Zeagle is not a name in diving that is synonymous with regulators while they are betterRegulatorF8GREYCutoutDIN1 copy known for their BCD’s they do produce a small line of rugged hard working regulators.  These regulators range in price from $329.95 for the Envoy 2 at their entry level, $484.95 for the Onyx 2 for the middle ground, and $629.95 for the F8 as their high end regulator.  This is going to focus on the F8 regulator from Zeagle and my experience with this lesser known regulator.

The F8 regulator is made to be rugged and able to withstand the harshest conditions. The F8 colorssimple classic design takes advantage of the classic look of regulators and the simplistic no extra bells and whistles of the first stage.  Zeagle does like to set their regulators apart by having 5 low pressure and 2 high pressure ports on their first stages, 4 of the low pressure ports are traditionally placed with the fifth facing directly forward I assume for more tech/sidemount applications.  Zeagle like other companies has adopted the usage of color kits to personalize the regulator with an assortment of colors from standard blue, and pink to purple and red.  These kits are in my opinion a little over priced but will make the regulator stand out replacing the purge cover, adjustment knob and exhaust cover.

First Stage Features:F8 first stage

  • Balanced diaphragm design and the environmentally sealed ambient chamber ensure top performance in any condition.
  • Redesigned environmental seal cap and yoke knob enhance ergonomics & design aesthetics.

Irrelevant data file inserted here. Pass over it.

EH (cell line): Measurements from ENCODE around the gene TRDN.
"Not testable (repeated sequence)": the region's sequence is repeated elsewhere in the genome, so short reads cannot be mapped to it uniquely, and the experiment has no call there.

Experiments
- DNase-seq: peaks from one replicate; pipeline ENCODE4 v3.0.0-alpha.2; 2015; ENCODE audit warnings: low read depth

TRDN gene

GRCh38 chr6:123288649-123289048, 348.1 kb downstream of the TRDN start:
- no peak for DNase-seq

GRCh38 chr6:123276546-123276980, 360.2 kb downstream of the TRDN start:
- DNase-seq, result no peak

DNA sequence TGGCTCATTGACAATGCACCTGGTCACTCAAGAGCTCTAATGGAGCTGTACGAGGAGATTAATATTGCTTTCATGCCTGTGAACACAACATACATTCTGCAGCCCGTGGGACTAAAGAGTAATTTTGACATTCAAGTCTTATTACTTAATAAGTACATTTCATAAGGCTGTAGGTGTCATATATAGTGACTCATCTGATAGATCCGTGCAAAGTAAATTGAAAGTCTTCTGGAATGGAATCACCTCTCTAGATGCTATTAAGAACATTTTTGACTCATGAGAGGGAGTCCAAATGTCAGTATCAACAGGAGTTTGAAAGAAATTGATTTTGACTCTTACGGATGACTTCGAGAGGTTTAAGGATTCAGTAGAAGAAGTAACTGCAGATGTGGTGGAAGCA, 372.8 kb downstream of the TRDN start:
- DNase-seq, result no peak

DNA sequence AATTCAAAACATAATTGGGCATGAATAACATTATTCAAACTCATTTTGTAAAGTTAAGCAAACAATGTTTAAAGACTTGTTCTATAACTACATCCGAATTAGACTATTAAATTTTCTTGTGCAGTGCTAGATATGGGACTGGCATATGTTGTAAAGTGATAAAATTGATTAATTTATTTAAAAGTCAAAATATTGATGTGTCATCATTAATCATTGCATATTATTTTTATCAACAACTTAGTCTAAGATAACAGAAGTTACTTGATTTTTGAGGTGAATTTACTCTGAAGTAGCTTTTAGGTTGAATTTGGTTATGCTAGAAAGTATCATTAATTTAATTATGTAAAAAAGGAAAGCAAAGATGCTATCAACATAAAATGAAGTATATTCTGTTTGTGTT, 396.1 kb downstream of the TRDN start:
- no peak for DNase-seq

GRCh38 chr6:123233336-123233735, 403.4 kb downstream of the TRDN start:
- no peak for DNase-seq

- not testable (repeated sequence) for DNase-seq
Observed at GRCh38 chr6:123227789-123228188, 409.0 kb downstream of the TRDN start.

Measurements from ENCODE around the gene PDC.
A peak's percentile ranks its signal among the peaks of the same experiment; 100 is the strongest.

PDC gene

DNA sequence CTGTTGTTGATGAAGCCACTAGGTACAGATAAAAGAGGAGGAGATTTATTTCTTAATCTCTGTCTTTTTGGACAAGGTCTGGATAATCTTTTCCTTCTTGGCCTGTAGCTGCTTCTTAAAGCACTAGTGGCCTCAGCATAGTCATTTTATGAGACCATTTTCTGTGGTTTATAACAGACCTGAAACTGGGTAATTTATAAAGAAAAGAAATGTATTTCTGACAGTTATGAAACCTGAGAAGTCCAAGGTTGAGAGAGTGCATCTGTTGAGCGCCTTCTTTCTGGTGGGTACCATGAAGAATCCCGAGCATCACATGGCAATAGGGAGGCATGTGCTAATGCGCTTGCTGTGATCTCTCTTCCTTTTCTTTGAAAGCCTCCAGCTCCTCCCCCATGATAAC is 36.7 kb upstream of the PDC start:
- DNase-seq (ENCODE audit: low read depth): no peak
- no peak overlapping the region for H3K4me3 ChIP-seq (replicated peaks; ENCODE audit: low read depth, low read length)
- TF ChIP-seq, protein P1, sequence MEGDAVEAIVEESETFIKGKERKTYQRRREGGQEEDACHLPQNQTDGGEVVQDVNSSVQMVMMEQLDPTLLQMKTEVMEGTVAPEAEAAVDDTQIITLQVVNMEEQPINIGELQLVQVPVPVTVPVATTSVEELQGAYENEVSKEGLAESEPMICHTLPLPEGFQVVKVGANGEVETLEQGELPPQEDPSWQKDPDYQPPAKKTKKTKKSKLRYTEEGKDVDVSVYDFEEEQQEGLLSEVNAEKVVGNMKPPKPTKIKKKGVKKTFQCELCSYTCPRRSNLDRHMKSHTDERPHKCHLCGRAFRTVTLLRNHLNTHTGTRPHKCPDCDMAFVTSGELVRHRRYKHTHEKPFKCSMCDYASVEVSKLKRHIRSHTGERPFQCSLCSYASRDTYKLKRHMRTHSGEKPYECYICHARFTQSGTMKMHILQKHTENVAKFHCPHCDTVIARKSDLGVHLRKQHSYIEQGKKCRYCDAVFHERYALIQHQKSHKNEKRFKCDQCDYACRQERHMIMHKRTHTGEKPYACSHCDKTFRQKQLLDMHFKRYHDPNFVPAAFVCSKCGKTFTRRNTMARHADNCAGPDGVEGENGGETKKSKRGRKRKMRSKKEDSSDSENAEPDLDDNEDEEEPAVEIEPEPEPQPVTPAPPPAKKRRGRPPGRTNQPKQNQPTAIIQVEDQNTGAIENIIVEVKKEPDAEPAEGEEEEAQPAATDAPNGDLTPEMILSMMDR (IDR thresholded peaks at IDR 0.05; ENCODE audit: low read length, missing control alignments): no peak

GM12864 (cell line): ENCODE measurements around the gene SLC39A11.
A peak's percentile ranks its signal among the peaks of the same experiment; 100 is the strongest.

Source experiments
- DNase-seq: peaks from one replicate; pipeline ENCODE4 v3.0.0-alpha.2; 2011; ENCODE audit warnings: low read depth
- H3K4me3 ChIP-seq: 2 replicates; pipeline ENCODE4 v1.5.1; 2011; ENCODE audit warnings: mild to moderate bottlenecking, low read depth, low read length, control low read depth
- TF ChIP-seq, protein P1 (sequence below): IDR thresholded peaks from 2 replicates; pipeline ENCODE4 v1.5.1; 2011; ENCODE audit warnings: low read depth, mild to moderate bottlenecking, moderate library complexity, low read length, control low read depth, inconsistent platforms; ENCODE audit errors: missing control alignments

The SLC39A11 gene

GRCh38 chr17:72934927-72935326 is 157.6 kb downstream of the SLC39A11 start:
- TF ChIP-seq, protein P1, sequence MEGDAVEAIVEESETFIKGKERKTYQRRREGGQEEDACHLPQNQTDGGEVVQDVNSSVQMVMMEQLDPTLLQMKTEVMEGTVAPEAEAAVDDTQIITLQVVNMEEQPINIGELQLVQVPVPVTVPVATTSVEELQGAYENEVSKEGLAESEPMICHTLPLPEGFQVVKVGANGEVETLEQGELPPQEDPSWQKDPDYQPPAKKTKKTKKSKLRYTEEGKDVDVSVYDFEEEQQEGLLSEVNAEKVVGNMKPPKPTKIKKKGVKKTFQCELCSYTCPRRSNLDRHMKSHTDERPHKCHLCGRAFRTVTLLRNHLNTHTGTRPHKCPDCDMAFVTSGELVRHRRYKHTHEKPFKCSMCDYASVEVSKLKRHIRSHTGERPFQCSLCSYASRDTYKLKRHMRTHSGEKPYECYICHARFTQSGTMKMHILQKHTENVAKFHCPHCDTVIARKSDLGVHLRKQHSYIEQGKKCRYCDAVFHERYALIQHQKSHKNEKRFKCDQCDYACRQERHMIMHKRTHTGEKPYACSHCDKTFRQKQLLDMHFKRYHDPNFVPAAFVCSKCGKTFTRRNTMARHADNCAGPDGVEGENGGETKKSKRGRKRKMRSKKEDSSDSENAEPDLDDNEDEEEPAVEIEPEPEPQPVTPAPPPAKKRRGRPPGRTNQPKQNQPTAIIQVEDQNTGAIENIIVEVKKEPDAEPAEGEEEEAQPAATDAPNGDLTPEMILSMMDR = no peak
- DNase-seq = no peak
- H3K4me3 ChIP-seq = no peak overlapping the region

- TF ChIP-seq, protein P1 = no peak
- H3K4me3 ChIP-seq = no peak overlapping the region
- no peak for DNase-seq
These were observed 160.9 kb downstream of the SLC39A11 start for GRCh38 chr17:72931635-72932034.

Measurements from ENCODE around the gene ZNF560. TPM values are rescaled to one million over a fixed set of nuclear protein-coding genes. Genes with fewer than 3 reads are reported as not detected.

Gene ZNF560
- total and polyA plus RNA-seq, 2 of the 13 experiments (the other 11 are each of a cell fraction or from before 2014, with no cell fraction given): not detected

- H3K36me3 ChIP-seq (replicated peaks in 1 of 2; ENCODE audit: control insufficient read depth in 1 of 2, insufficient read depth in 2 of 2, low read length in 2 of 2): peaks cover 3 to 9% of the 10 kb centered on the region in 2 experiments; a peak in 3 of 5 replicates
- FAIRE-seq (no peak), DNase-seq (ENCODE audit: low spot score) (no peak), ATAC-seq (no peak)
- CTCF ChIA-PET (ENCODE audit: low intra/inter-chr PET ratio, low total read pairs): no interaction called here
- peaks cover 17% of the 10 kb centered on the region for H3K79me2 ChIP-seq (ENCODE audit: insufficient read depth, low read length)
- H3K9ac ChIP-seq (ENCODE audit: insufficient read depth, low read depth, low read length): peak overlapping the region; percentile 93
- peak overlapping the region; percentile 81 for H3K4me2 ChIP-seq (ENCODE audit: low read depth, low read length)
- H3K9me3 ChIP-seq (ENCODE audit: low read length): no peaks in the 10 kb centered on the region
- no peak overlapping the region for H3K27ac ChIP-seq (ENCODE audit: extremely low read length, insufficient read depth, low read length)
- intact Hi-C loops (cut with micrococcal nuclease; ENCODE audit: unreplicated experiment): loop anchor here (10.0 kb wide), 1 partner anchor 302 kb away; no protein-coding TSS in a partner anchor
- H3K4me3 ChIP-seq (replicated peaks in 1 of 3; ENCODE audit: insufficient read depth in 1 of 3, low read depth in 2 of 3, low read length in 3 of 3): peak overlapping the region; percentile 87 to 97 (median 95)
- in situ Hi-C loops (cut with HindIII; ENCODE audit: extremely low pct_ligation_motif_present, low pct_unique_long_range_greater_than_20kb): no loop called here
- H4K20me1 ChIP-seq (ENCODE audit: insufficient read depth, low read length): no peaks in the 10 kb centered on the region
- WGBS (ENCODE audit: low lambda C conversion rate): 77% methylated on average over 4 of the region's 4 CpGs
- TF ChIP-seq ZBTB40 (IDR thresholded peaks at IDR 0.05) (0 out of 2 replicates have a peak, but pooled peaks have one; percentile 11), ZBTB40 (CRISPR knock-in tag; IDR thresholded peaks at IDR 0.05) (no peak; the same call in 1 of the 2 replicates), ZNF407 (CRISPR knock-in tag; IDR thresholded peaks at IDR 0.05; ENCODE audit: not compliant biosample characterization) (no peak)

• Percision machined neoflon seat harder more reliable material, keeping you diving longer.
First Stage Materials:
Body: Brass
O-rings: Nitrile
Seat: Neoflon (PCTFE)
HP Valve: Stainless Steel

Second Stage Features:F8 second stage

  • New inhalation diaphragm provides superior tear strength and improved response time to breathing (super soft silicone molded over a low friction disk).
  • Improved exhaust valve ensures dryness and a lower exhalation effort.
  • Seat-saving orifice, compliments of Atomic Aquatics, retracts when not in use – extending the life of the breathing tube seat.
  • Seat comprised of soft silicone molded over a metal insert to deliver the firmness required for an airtight seal while maintaining the necessary elasticity to prevent leaking.
  • Redesigned front cover and inhalation effort control knob use co-molded components that provide the necessary grip, soft touch and ease of use. Available in several color kits
  • Zirconium-plated inlet tube and heat sink for superior corrosion resistance.
  • Redesigned heat sink dramatically increases surface area, aiding in the heat exchange necessary to avoid freeze-up.
  • Co-molded silicone mouthpiece for better fit and less jaw fatigue
Second Stage Materials:
Cover: TPU
Case: Nylon 12
Poppet Seat: 316 SS insert with silicone overmold
O-rings: Nitrile
Diaphragm: Elastomeric Polymer
Exhaust Valve: Silicone

My experience with the F8: